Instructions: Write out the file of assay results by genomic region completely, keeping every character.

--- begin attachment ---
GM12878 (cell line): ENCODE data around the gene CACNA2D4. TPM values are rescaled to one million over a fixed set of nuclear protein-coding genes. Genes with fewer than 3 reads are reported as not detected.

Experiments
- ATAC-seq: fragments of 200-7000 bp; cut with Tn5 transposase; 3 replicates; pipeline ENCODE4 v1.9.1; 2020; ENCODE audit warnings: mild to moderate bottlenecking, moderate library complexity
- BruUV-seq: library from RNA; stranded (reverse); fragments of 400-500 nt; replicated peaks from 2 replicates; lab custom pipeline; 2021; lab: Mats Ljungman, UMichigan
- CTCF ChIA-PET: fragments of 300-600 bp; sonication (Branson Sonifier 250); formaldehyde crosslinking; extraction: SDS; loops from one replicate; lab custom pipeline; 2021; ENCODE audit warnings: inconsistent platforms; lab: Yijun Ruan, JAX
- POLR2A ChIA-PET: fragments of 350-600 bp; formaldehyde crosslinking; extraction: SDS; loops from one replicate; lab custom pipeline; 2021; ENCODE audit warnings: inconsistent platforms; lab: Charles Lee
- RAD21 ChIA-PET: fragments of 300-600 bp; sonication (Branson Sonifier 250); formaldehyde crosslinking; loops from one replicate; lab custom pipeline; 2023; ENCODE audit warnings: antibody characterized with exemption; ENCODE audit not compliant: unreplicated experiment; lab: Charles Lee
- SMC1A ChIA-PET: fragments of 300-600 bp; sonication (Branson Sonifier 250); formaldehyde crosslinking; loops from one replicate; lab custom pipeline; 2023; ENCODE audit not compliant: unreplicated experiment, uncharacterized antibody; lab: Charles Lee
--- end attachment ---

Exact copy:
GM12878 (cell line): ENCODE data around the gene CACNA2D4. TPM values are rescaled to one million over a fixed set of nuclear protein-coding genes. Genes with fewer than 3 reads are reported as not detected.

Experiments
- ATAC-seq: fragments of 200-7000 bp; cut with Tn5 transposase; 3 replicates; pipeline ENCODE4 v1.9.1; 2020; ENCODE audit warnings: mild to moderate bottlenecking, moderate library complexity
- BruUV-seq: library from RNA; stranded (reverse); fragments of 400-500 nt; replicated peaks from 2 replicates; lab custom pipeline; 2021; lab: Mats Ljungman, UMichigan
- CTCF ChIA-PET: fragments of 300-600 bp; sonication (Branson Sonifier 250); formaldehyde crosslinking; extraction: SDS; loops from one replicate; lab custom pipeline; 2021; ENCODE audit warnings: inconsistent platforms; lab: Yijun Ruan, JAX
- POLR2A ChIA-PET: fragments of 350-600 bp; formaldehyde crosslinking; extraction: SDS; loops from one replicate; lab custom pipeline; 2021; ENCODE audit warnings: inconsistent platforms; lab: Charles Lee
- RAD21 ChIA-PET: fragments of 300-600 bp; sonication (Branson Sonifier 250); formaldehyde crosslinking; loops from one replicate; lab custom pipeline; 2023; ENCODE audit warnings: antibody characterized with exemption; ENCODE audit not compliant: unreplicated experiment; lab: Charles Lee
- SMC1A ChIA-PET: fragments of 300-600 bp; sonication (Branson Sonifier 250); formaldehyde crosslinking; loops from one replicate; lab custom pipeline; 2023; ENCODE audit not compliant: unreplicated experiment, uncharacterized antibody; lab: Charles Lee